Increased autophagy in EphrinB2-deficient osteocytes is associated with elevated secondary mineralization and brittle bone
Christina Vrahnas, Martha Blank, Toby A Dite, Liliana Tatarczuch, Niloufar Ansari, Blessing Crimeen-Irwinl, Nguyen Huynh, Mark R Forwood, Yifang Hu, Mika Ikegame, Keith R Bambery, Cyril Petibois, Eleanor J Mackie, Mark J Tobin, Gordon K Smyth, Jonathan S Oakhill, T John Martin, Natalie A Sims
Nature Communications | Nature Research (part of Springer Nature) | Published : 2019
Mineralized bone forms when collagen-containing osteoid accrues mineral crystals. This is initiated rapidly (primary mineralization), and continues slowly (secondary mineralization) until bone is remodeled. The interconnected osteocyte network within the bone matrix differentiates from bone-forming osteoblasts; although osteoblast differentiation requires EphrinB2, osteocytes retain its expression. Here we report brittle bones in mice with osteocyte-targeted EphrinB2 deletion. This is not caused by low bone mass, but by defective bone material. While osteoid mineralization is initiated at normal rate, mineral accrual is accelerated, indicating that EphrinB2 in osteocytes limits mineral accum..View full abstract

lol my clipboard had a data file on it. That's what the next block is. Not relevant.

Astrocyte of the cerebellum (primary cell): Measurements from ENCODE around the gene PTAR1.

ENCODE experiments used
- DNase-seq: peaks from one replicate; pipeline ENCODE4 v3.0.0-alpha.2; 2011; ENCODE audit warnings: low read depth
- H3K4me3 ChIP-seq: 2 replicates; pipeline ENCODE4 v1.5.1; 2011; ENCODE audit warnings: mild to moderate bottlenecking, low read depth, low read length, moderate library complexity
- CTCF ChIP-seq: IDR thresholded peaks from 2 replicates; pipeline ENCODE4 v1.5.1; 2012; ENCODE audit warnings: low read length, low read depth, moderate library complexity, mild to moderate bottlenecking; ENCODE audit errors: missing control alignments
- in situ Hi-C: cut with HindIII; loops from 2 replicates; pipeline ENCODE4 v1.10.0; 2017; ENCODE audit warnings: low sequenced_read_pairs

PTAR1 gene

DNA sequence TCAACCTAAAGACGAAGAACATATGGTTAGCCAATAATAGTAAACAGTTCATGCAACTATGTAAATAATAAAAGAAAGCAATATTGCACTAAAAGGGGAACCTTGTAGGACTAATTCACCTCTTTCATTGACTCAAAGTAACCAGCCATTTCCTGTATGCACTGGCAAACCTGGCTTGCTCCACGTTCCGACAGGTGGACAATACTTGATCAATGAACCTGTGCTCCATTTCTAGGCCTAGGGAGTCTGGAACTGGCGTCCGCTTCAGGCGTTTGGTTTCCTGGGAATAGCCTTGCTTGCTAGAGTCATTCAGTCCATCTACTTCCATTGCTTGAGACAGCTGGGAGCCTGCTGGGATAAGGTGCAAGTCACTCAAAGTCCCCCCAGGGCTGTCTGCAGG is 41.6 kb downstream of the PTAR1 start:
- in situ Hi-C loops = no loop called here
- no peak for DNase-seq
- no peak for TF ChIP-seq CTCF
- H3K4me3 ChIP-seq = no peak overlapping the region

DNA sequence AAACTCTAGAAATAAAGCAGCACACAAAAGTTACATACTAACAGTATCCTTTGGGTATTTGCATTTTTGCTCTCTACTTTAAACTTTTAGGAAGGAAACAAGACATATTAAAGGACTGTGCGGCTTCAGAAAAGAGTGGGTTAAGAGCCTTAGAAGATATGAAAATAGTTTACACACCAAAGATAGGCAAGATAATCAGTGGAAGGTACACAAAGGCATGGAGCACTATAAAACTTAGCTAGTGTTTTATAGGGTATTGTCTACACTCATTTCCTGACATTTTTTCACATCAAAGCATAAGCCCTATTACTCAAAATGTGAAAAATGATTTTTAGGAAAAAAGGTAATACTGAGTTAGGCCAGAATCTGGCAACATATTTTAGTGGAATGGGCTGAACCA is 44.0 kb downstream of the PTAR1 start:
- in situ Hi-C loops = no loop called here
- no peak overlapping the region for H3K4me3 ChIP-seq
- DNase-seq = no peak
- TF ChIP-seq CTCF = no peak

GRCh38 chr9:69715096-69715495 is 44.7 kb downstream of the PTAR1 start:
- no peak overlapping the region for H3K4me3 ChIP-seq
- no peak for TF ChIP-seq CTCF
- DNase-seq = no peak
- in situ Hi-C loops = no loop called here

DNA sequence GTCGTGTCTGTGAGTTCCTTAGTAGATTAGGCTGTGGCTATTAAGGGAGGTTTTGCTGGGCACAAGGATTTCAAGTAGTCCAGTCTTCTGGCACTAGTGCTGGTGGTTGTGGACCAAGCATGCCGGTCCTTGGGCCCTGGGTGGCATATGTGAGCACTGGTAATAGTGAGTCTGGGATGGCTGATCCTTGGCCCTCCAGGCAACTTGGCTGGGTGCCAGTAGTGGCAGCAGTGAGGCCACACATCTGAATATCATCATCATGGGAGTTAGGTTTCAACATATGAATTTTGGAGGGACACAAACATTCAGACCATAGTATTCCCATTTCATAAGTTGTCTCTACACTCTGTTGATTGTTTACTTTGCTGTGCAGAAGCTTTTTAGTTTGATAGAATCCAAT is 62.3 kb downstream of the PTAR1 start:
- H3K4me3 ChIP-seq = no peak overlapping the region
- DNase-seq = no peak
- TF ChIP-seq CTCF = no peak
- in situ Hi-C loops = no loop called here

Awarded by NHMRC
We thank the staff of the St. Vincent's Health Bioresources Center for excellent animal care and assistance, Mr Joshua Johnson and Mrs Ingrid Poulton for technical assistance with histology, Dr. Roger Curtain (Bio21) for technical assistance with BSEM, Dr. Paul Roschger for advice on BSEM analysis, Dr. Eleftherios Paschalis for advice on collagen crosslinking analysis, and Dr. Elizabeth Allan for work on the Kusa 4b10 cells. This work was supported by NHMRC Grants 1042129 and 1081242 to N.A.S. and T.J.M., Program Grant 1054618 to G.K.S., and a Brockhoff Foundation Grant to C.V. J.S.O. was supported by an ARC Future Fellowship. N.A.S. was supported by an NHMRC Senior Research Fellowship and by the SVI Brenda Shanahan Fellowship. Part of this work was untaken at the Infrared Microspectroscopy Beamline at the Australian Synchrotron, part of ANSTO. C.V. also thanks the Australia and New Zealand Bone and Mineral Society for the award of the Christine & T.J. Martin Travel Award, which allowed the laboratory visit to C.P. St. Vincent's Institute acknowledges the support of the Victorian State Government OIS program.